The results of the present study indicated that there is a significant reduction in the gingival score and plaque score, with the use of herbal mouthwash containing GT and combination of GT plus ginger. These herbal mouthwashes had better efficacy compared to CHX mouthwash in reducing gingivitis and plaque.

Researchers also evaluated plaque score; the results indicated significant reduction in plaque score in all the three groups. Herbal mouthwash containing GT has shown significant reduction in plaque score after 15 days (1.61 ± 0.52) and 30 days (1.19 ± 0.49) as compared to the baseline score (1.90 ± 0.51). Similar finding was also reported by Singh et al., Priya et al., Biswas et al., and Kaur et al., wherein GT mouthwash had significant reduction in plaque score as compared to CHX.[16],[19],[20],[21] Herbal mouthwash containing both GT and ginger has also shown high significant reduction in gingival score, after 15 days (1.35 ± 0.56) and after 30 days (0.89 ± 0.38) as compared to baseline score (1.76 ± 0.55). To our knowledge, this is the first study to compare the efficacy of mouthwash containing both GT and ginger with CHX. In accordance to our study, previous study by Shrimathi et al. reported reduction in the number of lactobacillus count after using mouthwash containing ginger due to its anti-plaque activity.[22] An in vitro study done by Weli and Mohammed reported the anti-microbial activity of ginger extract against S. mutans; however, its efficacy was less when compared to CHX mouthwash.[23] Other study by Deshpande et al. also concluded the beneficial effect of GT as a regular drink on gingival health.[24]

On inter-group comparison, it was concluded that gingival score and plaque score were lowest in Group B (GT plus ginger), followed by Group A (GT) and Group C (CHX). This can be attributed to the synergistic effect of both ginger and GT. The presence of phenolic compounds such as shogaol and gingerol in ginger and polyphenols in GT contributes to the anti-inflammatory and anti-microbial action of these mouthwashes, thereby leading to significant decrease in gingivitis and bacterial plaque accumulation.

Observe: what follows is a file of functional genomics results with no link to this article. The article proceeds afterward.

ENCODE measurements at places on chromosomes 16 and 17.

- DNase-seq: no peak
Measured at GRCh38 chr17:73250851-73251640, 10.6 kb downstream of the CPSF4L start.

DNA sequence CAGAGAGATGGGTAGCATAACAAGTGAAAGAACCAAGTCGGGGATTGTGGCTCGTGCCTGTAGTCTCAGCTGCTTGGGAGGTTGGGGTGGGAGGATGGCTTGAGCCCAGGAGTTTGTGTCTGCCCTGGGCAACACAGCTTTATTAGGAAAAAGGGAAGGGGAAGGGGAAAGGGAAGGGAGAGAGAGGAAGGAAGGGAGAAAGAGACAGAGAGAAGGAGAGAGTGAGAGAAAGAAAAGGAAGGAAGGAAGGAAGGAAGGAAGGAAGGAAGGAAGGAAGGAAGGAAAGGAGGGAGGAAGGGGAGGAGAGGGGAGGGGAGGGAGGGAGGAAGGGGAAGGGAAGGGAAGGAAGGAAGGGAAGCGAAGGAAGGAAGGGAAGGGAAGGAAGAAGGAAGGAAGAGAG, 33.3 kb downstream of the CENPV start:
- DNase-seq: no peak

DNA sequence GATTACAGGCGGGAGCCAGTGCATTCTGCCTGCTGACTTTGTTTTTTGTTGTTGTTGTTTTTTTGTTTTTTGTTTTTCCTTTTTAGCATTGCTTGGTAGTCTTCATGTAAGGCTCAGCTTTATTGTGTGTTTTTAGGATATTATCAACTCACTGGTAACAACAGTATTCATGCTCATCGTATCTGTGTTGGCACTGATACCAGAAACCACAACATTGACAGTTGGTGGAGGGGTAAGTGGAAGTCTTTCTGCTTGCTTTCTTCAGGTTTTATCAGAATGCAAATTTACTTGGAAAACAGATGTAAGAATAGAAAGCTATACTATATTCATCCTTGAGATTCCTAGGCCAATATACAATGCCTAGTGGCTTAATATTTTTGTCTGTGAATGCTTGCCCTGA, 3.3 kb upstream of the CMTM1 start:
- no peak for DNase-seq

This was the first study to compare the efficacy of GT, GT plus ginger, and CHX mouthwash. Both of the herbal mouthwash showed improved patient compliance with no adverse effects in contrast to that of CHX mouthwash. However, further studies are needed to evaluate the long-term effect of these mouthwashes on larger population.


   Conclusion Top


The results of the present study indicate that there was significant reduction in plaque score and gingival index score in children after using mouthwash containing GT plus ginger, followed by mouthwash containing GT and CHX. Thus, it can be concluded that herbal mouthwash can be used effectively as an alternative to CHX and as an adjunct to mechanical plaque control.

Acknowledgment

The authors would like to thank Department of Pharmacy, SBKS Medical Institute and Research Center, Sumandeep Vidyapeeth, Pipariya Ta. Waghodia, Vadodara - 391 761, India.

Financial support and sponsorship

Nil.

Conflicts of interest

There are no conflicts of interest.